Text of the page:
It seems that once the clocks go back we migrate inside each evening until it’s light again the next morning. This is certainly true of our family. However, after spending an evening outdoors I’ve realised we should make an effort to get out more in the dark.
I help run a wildlife group for children, which usually meets on Sunday morning. However our recent event was an early evening session so we could experience nature at night. It was a very popular meet-up with one of our highest ever turn-outs!
We’re lucky to have the use of a small enclosed nature reserve. It’s on an industrial estate so not exactly a country haven but even on this small patch of green I’ve seen foxes, woodpeckers, deer and stoats.
Our evening started with a quiz about nocturnal animals, before setting off for a walk around the reserve. We asked the kids to keep their torches turned off so that we could become accustomed to the darkness. Although we know the reserve well the kids all held onto some skipping ropes to ensure we didn’t leave anyone behind.
Once away from the street lights we asked the children what they could see and hear. The reserve has an lorry depot next to it, so there were plenty of lorry noises to be heard. However we also heard tawny owls twit-twooing in the trees. After a while we started to hear the leaves falling from the trees too.
We’d hoped to do some star gazing but it was an overcast evening so we headed back and played a game where one person stood blindfold in the middle of a large circle, and had to listen out for the other children approaching them and trying to tag them.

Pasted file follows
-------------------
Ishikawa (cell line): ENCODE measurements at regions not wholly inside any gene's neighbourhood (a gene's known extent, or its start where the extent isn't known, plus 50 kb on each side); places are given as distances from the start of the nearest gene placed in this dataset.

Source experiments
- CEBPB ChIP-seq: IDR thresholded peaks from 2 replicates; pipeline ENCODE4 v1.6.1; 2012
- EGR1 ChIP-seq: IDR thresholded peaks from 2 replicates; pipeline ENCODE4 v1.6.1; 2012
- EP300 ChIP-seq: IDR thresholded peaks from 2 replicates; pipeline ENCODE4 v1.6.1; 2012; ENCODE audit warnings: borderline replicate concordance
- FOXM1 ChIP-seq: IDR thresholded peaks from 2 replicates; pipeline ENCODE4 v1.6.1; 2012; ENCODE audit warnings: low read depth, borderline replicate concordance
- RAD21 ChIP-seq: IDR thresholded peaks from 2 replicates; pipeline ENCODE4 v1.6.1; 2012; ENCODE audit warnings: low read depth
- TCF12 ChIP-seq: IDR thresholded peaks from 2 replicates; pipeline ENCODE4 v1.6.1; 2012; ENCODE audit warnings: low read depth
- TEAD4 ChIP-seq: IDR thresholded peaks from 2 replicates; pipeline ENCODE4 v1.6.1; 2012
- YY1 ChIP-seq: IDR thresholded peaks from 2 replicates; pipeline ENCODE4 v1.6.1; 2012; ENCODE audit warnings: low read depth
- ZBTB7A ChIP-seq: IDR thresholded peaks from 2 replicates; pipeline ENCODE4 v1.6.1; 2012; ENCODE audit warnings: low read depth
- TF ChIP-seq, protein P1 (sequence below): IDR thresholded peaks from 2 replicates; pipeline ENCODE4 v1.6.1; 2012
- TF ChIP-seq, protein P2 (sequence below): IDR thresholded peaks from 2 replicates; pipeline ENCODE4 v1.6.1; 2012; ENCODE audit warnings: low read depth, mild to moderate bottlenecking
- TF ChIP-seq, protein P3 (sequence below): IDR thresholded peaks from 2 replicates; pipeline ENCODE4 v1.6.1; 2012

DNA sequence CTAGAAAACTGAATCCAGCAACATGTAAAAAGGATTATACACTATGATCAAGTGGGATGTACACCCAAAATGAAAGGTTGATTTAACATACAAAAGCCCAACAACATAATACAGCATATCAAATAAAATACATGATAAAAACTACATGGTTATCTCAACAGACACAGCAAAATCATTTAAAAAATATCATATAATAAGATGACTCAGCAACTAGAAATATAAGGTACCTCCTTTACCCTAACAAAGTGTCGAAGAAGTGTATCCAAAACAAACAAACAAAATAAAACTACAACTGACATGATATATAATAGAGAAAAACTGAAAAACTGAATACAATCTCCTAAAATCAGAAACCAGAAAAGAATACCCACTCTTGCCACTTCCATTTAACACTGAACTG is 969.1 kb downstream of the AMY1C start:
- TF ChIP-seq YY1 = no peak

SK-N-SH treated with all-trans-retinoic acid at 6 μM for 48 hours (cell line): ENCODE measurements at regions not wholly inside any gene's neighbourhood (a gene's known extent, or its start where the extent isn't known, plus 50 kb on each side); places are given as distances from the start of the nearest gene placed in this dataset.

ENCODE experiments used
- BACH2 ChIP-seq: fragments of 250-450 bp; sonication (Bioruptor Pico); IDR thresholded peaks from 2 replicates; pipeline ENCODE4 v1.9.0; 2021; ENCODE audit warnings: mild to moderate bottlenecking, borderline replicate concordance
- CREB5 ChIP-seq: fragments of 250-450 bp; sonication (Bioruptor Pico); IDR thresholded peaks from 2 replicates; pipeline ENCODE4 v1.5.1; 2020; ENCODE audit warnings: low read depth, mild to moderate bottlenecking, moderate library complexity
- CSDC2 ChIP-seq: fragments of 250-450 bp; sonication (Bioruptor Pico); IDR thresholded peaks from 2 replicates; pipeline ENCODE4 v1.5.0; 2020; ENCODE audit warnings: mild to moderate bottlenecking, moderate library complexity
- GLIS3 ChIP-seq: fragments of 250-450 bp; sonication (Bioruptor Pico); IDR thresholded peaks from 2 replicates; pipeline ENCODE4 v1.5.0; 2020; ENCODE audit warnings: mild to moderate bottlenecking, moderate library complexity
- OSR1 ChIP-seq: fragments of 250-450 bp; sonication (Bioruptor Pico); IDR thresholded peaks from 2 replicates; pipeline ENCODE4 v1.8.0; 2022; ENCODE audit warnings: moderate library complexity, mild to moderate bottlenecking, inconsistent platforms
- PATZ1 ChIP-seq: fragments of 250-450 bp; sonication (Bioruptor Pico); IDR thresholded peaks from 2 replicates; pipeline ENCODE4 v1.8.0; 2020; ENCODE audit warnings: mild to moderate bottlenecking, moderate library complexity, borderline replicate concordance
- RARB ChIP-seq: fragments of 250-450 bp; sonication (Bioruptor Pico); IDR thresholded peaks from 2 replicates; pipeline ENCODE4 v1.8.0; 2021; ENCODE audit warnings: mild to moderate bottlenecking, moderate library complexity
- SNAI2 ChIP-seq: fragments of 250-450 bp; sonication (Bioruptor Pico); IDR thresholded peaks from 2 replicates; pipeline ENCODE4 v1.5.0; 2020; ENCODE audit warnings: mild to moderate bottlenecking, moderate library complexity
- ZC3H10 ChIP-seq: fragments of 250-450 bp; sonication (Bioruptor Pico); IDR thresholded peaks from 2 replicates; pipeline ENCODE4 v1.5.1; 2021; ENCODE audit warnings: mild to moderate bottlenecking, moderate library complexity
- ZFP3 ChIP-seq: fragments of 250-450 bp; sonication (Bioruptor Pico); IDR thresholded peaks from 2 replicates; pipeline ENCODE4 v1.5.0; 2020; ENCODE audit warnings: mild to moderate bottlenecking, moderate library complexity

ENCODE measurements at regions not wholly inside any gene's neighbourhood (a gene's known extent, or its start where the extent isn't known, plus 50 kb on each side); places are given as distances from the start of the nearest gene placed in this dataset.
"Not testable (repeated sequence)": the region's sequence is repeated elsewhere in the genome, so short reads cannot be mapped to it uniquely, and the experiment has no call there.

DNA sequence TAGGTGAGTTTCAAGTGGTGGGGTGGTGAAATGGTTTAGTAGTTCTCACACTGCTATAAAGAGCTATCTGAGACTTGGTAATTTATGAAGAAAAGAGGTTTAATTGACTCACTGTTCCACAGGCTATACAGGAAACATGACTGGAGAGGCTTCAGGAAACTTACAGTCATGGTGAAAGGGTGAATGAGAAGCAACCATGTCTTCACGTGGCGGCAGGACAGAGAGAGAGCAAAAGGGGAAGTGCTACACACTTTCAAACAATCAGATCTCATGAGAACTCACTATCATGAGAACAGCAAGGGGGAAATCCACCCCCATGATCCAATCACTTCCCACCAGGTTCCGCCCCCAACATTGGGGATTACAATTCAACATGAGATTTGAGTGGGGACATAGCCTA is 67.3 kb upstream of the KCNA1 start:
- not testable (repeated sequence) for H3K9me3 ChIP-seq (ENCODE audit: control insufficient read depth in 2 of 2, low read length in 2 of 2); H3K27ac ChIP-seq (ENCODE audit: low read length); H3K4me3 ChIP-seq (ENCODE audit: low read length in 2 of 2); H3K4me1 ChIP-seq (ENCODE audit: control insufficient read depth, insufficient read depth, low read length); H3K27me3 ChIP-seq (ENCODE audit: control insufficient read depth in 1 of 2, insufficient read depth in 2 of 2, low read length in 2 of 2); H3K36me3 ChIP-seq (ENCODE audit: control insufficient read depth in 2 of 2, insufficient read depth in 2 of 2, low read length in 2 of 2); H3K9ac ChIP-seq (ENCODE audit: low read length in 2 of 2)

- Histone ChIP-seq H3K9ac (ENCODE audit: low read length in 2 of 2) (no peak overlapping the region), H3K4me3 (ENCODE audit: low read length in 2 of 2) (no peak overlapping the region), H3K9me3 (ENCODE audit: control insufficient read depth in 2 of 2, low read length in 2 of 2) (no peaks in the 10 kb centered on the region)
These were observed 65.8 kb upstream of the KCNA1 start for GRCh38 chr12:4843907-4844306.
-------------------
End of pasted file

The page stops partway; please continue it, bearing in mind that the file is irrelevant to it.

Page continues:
Onto the Forest School area. Here we’d set up another game to find all the letters hanging from trees and work out what the word spelt (nocturnal).
The best part of the evening was next – hot chocolate and roasting marshmallows around the campfire. It’s a standing joke between the group leaders that we’ve managed to co-incide our previous campfires with the hottest days of the year so it was great to watch the flames on a cold autumnal evening for once.
Want to go on a night walk?
- Your local wildlife trust or nature reserve may organise wildlife spotting evenings.
Alternatively, why not organise your own? I’ve put some pointers below:
- Keep it short. There’s no need to walk several miles.
- Keep it local. This is not the time to explore a new area. Only visit an area that you’re familiar with in the daytime. Choose somewhere that you know is safe – avoid places with deep water, steep drops or parks with dubious night time activities!
- Take a torch and mobile phone. Ensure other people know where you’re going. If possible find other families to walk with.
- Go out early. It’s dark by 5pm in the winter so this is an ideal time to go out.
- If it’s a clear evening check out my 10 things to see in the night sky post.